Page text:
Enrolled nurses can capitalize on this trend by developing skills that make them more attractive to employers. For example, they can learn how to work with different types of technology or develop expertise in specific areas such as pediatrics or geriatrics.

More Attention to Patient Experience

As hospitals and health systems focus more on patient experience, enrolled nurses will be in high demand.

Enrolled nurses play a critical role in providing excellent patient care, and they will be needed in ever-increasing numbers as hospitals strive to provide better experiences for their patients. In order to be successful in this environment, enrolled nurses will need to be able to communicate effectively with patients, understand their needs, and provide support throughout their stay.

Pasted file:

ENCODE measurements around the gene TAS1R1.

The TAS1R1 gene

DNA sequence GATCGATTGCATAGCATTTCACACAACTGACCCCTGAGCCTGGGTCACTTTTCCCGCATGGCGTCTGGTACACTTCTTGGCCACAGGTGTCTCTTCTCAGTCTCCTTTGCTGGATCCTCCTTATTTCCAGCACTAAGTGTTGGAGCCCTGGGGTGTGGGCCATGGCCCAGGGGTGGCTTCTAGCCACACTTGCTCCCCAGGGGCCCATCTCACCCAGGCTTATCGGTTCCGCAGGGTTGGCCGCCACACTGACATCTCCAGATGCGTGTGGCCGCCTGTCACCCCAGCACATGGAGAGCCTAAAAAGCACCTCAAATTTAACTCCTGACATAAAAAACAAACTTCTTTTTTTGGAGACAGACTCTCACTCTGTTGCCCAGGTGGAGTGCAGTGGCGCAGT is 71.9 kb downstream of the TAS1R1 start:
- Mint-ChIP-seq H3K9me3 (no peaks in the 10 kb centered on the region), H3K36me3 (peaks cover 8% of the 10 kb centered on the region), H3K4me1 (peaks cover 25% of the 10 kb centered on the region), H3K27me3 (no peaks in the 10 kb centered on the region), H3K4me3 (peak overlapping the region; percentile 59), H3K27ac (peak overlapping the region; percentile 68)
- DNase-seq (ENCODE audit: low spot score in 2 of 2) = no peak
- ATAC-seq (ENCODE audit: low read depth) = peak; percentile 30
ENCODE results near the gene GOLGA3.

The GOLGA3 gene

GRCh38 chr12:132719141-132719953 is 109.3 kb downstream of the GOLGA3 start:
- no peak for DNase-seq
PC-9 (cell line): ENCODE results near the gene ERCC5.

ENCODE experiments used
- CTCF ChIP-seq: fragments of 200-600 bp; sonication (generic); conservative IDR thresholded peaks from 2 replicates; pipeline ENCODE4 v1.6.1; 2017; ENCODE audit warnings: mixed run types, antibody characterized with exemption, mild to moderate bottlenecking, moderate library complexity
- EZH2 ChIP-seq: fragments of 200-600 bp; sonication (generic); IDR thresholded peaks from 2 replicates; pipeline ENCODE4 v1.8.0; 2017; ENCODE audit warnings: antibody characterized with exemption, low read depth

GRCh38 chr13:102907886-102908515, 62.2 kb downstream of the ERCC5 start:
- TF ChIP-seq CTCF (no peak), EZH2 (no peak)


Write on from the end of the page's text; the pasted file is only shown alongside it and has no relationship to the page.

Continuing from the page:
Greater Emphasis on Preventative Care

Preventative care is becoming an increasingly important part of healthcare, as it can help to reduce the number of hospital visits and improve overall health outcomes.

Enrolled nurses are well-positioned to take advantage of this trend, as they are often responsible for providing preventive care services. By becoming experts in preventative care, enrolled nurses can help to keep patients healthy and out of the hospital.

How to Become an Enrolled Nurse

An Enrolled Nurse (EN) career path can be a great way to start your nursing career. As an EN, you’ll have the opportunity to work in many different settings and gain experience in a variety of areas. You’ll also have the chance to learn from more experienced nurses and develop your skills.